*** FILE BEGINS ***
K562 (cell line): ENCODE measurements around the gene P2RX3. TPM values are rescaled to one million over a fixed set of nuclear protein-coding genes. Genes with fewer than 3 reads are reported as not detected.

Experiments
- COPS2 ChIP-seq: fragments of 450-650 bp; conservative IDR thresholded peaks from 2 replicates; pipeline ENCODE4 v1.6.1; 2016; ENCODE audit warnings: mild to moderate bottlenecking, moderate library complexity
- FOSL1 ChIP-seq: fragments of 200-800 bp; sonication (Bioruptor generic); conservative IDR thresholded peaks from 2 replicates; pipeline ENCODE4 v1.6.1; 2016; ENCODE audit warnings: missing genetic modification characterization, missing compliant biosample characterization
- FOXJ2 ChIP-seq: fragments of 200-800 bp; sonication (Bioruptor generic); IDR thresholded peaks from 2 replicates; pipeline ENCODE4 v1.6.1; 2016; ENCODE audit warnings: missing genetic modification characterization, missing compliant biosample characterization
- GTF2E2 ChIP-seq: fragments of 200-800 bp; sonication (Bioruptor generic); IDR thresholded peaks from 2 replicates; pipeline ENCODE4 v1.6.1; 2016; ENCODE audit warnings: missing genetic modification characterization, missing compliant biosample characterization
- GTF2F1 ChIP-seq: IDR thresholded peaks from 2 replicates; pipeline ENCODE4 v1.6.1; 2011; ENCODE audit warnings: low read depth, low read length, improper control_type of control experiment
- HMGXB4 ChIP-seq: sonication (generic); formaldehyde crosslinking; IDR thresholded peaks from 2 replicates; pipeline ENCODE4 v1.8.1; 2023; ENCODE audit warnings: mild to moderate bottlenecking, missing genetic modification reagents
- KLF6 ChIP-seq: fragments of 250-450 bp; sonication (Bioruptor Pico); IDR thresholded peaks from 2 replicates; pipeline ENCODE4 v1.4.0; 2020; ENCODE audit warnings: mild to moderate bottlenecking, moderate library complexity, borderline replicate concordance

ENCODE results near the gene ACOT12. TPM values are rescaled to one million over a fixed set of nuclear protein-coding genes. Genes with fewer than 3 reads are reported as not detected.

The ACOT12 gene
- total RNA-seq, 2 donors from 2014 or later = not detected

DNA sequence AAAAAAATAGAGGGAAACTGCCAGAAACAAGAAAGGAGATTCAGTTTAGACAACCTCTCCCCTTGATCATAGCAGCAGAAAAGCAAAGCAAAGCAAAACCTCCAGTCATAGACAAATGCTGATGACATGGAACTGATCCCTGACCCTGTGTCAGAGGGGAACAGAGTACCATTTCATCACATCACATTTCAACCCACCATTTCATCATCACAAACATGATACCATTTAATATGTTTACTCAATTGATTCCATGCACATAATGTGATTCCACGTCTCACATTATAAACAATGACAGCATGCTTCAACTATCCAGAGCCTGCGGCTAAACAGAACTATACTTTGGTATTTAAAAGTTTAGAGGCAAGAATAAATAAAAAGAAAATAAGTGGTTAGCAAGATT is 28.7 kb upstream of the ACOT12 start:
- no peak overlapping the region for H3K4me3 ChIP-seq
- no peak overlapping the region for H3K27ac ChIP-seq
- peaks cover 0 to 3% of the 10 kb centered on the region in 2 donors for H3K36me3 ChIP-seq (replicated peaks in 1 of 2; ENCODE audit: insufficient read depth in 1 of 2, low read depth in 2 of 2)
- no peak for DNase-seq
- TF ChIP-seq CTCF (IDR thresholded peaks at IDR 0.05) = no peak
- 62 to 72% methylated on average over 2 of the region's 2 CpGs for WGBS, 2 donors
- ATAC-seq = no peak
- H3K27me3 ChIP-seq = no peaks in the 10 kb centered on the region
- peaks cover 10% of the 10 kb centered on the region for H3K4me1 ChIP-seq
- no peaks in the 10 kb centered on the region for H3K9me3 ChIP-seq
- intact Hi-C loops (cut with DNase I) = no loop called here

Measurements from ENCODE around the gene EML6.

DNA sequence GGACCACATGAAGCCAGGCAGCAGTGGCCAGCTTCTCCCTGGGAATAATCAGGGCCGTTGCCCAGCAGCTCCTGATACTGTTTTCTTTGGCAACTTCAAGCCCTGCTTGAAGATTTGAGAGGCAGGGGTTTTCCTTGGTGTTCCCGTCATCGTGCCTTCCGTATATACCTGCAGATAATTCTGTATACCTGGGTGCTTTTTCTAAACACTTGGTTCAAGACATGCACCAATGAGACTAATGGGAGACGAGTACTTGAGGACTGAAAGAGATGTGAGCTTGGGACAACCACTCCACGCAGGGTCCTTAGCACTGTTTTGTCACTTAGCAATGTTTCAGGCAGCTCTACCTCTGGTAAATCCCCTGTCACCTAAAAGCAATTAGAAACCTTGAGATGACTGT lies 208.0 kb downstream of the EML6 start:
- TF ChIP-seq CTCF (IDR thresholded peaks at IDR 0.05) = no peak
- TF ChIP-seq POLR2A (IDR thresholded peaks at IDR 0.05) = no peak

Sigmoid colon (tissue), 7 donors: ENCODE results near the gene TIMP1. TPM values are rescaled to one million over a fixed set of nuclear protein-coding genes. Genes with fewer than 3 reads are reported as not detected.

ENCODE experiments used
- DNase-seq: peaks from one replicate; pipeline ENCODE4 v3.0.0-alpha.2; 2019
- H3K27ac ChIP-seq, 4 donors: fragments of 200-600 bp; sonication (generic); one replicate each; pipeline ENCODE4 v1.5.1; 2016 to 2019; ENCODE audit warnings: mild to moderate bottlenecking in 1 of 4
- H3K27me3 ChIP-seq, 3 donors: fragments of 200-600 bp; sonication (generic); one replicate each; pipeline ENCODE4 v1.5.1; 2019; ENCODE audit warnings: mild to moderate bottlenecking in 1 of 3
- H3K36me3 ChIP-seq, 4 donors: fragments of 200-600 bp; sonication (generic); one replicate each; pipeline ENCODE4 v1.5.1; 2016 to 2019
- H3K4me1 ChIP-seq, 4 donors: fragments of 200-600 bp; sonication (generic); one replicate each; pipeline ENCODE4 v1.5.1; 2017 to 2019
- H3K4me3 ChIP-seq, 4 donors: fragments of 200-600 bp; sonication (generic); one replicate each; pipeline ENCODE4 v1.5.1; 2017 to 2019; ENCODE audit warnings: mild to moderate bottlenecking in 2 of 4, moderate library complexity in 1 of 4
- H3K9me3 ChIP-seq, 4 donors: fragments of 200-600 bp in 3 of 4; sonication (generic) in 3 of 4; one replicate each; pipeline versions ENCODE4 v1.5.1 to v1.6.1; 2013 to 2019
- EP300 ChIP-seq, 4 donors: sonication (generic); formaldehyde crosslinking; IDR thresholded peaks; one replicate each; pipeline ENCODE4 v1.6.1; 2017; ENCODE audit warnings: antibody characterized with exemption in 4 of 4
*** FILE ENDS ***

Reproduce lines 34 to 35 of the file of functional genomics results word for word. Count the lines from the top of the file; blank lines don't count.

- H3K36me3 ChIP-seq, 4 donors: fragments of 200-600 bp; sonication (generic); one replicate each; pipeline ENCODE4 v1.5.1; 2016 to 2019
- H3K4me1 ChIP-seq, 4 donors: fragments of 200-600 bp; sonication (generic); one replicate each; pipeline ENCODE4 v1.5.1; 2017 to 2019